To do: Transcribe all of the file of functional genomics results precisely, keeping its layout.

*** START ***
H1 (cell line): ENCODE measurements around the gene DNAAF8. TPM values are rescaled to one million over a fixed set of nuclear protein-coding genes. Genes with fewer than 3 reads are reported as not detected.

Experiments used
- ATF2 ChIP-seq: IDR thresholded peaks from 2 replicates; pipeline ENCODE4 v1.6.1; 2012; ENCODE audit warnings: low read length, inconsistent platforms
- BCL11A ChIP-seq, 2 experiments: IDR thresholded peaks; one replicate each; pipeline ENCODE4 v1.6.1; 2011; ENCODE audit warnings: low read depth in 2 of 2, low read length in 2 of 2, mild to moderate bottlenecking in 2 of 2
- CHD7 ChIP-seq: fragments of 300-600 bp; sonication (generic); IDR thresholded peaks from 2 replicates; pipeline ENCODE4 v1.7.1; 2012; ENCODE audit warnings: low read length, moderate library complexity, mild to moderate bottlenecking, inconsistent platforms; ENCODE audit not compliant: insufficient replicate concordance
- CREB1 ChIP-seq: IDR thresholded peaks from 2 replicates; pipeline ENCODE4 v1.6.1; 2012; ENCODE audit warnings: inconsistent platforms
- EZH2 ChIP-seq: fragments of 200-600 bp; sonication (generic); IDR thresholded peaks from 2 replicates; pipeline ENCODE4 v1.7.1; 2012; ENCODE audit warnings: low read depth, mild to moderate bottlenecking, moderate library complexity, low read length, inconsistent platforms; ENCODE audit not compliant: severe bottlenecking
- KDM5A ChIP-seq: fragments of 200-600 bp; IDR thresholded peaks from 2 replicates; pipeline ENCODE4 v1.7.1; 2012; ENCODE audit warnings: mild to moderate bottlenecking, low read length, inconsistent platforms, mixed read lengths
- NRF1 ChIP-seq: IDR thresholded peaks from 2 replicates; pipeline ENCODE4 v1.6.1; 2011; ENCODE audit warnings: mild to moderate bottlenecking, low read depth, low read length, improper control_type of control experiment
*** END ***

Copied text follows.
H1 (cell line): ENCODE measurements around the gene DNAAF8. TPM values are rescaled to one million over a fixed set of nuclear protein-coding genes. Genes with fewer than 3 reads are reported as not detected.

Experiments used
- ATF2 ChIP-seq: IDR thresholded peaks from 2 replicates; pipeline ENCODE4 v1.6.1; 2012; ENCODE audit warnings: low read length, inconsistent platforms
- BCL11A ChIP-seq, 2 experiments: IDR thresholded peaks; one replicate each; pipeline ENCODE4 v1.6.1; 2011; ENCODE audit warnings: low read depth in 2 of 2, low read length in 2 of 2, mild to moderate bottlenecking in 2 of 2
- CHD7 ChIP-seq: fragments of 300-600 bp; sonication (generic); IDR thresholded peaks from 2 replicates; pipeline ENCODE4 v1.7.1; 2012; ENCODE audit warnings: low read length, moderate library complexity, mild to moderate bottlenecking, inconsistent platforms; ENCODE audit not compliant: insufficient replicate concordance
- CREB1 ChIP-seq: IDR thresholded peaks from 2 replicates; pipeline ENCODE4 v1.6.1; 2012; ENCODE audit warnings: inconsistent platforms
- EZH2 ChIP-seq: fragments of 200-600 bp; sonication (generic); IDR thresholded peaks from 2 replicates; pipeline ENCODE4 v1.7.1; 2012; ENCODE audit warnings: low read depth, mild to moderate bottlenecking, moderate library complexity, low read length, inconsistent platforms; ENCODE audit not compliant: severe bottlenecking
- KDM5A ChIP-seq: fragments of 200-600 bp; IDR thresholded peaks from 2 replicates; pipeline ENCODE4 v1.7.1; 2012; ENCODE audit warnings: mild to moderate bottlenecking, low read length, inconsistent platforms, mixed read lengths
- NRF1 ChIP-seq: IDR thresholded peaks from 2 replicates; pipeline ENCODE4 v1.6.1; 2011; ENCODE audit warnings: mild to moderate bottlenecking, low read depth, low read length, improper control_type of control experiment